As you’ll see, “Wild Bill” was a truly unforgettable person, a miracle worker par excellence, and by all appearances a powerful example of what the Course passage above is talking about. Here is Ritchie’s account of him:
He was one of the inmates of the concentration camp, but obviously he had not been there long; his posture was erect, his eyes bright, his energy indefatigable. Since he was fluent in English, French, German and Russian, as well as Polish, he became a kind of unofficial camp translator.
We came to him with all sorts of problems; the paperwork alone was staggering in attempting to relocate people whose families, even whole hometowns, might have disappeared. But though Wild Bill worked fifteen and sixteen hours a day, he showed no signs of weariness. While the rest of us were drooping with fatigue, he seemed to gain strength. “We have time for this old fellow,” he would say. “He’s been waiting to see us all day.” His compassion for his fellow prisoners glowed on his face, and it was to this glow that I came when my own spirits were low.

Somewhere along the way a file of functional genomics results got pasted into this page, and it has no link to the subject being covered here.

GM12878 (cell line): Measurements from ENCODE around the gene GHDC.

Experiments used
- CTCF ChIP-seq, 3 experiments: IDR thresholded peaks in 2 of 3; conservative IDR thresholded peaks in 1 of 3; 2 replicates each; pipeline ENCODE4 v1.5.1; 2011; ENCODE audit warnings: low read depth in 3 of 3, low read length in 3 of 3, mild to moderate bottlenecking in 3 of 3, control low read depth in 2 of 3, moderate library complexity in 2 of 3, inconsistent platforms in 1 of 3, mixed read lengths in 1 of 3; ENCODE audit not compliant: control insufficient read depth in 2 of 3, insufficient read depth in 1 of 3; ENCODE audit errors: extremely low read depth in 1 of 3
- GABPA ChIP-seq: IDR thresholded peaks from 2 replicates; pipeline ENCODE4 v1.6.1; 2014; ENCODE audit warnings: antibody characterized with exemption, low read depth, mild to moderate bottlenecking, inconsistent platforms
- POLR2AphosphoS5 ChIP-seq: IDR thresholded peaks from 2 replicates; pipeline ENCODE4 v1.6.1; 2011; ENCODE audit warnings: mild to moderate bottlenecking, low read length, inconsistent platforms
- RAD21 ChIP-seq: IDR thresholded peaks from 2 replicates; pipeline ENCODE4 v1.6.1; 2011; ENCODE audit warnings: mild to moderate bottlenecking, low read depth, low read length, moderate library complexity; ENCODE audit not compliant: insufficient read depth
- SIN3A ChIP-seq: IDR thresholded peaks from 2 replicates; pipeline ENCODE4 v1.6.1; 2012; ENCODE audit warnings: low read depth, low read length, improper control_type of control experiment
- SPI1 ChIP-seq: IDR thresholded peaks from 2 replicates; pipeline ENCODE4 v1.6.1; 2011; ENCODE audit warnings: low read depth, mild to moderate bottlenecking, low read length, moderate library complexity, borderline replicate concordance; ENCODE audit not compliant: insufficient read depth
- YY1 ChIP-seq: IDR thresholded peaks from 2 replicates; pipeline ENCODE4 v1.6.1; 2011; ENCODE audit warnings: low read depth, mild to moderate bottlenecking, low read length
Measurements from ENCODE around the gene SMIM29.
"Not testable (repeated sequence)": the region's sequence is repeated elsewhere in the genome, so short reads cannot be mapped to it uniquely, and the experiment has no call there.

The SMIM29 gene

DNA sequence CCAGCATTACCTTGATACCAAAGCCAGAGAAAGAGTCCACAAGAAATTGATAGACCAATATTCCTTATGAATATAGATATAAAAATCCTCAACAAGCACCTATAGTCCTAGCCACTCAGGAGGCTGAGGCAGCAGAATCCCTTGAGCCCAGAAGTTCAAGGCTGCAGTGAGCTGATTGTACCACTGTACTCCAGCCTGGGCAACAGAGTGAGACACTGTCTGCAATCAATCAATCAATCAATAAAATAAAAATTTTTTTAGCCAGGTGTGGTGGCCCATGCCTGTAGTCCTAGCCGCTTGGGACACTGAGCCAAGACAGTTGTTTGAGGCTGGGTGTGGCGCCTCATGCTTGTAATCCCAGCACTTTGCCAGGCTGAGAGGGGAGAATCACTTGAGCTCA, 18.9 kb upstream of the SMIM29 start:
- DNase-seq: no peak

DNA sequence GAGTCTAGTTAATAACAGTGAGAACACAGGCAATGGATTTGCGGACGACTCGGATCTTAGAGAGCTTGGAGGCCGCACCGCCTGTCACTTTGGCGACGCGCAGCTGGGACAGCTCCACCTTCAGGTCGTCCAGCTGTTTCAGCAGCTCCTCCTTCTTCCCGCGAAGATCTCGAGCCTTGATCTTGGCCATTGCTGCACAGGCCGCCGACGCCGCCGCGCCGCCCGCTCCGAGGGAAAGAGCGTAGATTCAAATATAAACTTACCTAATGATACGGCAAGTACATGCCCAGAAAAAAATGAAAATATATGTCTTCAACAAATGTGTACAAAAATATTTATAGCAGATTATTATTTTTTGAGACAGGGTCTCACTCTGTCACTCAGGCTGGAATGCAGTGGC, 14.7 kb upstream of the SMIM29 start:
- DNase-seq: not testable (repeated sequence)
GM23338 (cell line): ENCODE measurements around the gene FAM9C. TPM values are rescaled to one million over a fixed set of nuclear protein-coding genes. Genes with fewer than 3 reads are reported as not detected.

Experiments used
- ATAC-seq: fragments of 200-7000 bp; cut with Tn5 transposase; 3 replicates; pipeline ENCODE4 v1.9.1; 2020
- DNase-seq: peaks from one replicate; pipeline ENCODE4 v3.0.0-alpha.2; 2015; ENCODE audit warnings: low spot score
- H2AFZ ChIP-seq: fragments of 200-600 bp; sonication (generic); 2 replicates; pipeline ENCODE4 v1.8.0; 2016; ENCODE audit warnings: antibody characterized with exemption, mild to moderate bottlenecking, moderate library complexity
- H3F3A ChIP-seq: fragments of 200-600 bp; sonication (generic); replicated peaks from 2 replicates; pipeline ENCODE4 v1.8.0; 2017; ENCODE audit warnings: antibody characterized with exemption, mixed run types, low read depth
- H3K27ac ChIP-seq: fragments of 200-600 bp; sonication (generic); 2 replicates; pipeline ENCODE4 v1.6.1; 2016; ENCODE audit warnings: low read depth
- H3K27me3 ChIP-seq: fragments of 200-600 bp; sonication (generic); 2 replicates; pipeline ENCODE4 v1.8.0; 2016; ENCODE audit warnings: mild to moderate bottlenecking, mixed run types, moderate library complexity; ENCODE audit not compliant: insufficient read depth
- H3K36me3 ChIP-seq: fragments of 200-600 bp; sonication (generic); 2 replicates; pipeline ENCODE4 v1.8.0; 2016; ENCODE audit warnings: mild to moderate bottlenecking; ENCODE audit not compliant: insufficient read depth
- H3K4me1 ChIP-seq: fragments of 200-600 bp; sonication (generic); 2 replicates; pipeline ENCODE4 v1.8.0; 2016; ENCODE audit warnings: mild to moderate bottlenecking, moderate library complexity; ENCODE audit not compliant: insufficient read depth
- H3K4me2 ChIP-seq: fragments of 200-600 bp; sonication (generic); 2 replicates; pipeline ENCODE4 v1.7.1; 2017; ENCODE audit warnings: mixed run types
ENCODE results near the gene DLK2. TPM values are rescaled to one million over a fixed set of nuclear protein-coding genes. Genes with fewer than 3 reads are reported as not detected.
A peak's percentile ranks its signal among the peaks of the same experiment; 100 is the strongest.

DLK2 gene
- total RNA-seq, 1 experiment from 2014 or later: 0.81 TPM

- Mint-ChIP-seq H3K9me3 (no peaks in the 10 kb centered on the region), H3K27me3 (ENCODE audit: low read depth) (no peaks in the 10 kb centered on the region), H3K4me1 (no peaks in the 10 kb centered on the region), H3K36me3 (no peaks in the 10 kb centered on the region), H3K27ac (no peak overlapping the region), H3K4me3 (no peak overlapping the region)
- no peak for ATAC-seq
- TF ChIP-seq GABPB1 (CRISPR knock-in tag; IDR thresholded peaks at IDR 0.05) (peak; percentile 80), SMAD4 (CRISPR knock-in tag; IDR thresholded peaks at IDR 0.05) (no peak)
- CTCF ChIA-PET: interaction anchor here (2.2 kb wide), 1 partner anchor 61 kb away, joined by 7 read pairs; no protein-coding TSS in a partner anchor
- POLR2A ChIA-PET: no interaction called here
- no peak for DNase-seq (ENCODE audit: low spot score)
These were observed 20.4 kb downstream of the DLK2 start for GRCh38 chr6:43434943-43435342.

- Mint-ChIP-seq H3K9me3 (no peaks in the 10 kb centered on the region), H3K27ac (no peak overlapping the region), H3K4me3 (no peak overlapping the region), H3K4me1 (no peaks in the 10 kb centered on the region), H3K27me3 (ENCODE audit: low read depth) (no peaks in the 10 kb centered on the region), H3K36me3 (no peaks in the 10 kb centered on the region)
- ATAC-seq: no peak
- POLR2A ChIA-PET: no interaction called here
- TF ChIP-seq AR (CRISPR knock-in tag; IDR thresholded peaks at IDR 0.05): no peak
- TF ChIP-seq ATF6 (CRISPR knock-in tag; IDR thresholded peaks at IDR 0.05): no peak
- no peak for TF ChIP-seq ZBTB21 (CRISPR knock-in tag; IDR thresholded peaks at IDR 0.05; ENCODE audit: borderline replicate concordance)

So I was astonished to learn, when Wild Bill’s own papers came before us one day, that he had been in Wuppertal since 1939! For six years he had lived on the same starvation diet, slept in the same airless and disease-ridden barracks as everyone else, but without the least physical or mental deterioration.
Perhaps even more amazing, every group in the camp looked on him as a friend. He was the one to whom quarrels between inmates were brought for arbitration. Only after I had been at Wuppertal a number of weeks did I realize what a rarity this was in a compound where the different nationalities of prisoners hated each other almost as much as they did the Germans.
As for the Germans, feelings against them ran so high that in some of the camps liberated earlier, former prisoners had seized guns, run into the nearest village and simply shot the first Germans they saw. Part of our instructions were to prevent this kind of thing and again Wild Bill was our greatest asset, reasoning with the different groups, counseling forgiveness.
“It’s not easy for some of them to forgive,” I commented to him one day as we sat over mugs of tea in the proceeding center. “So many of them have lost members of their families.”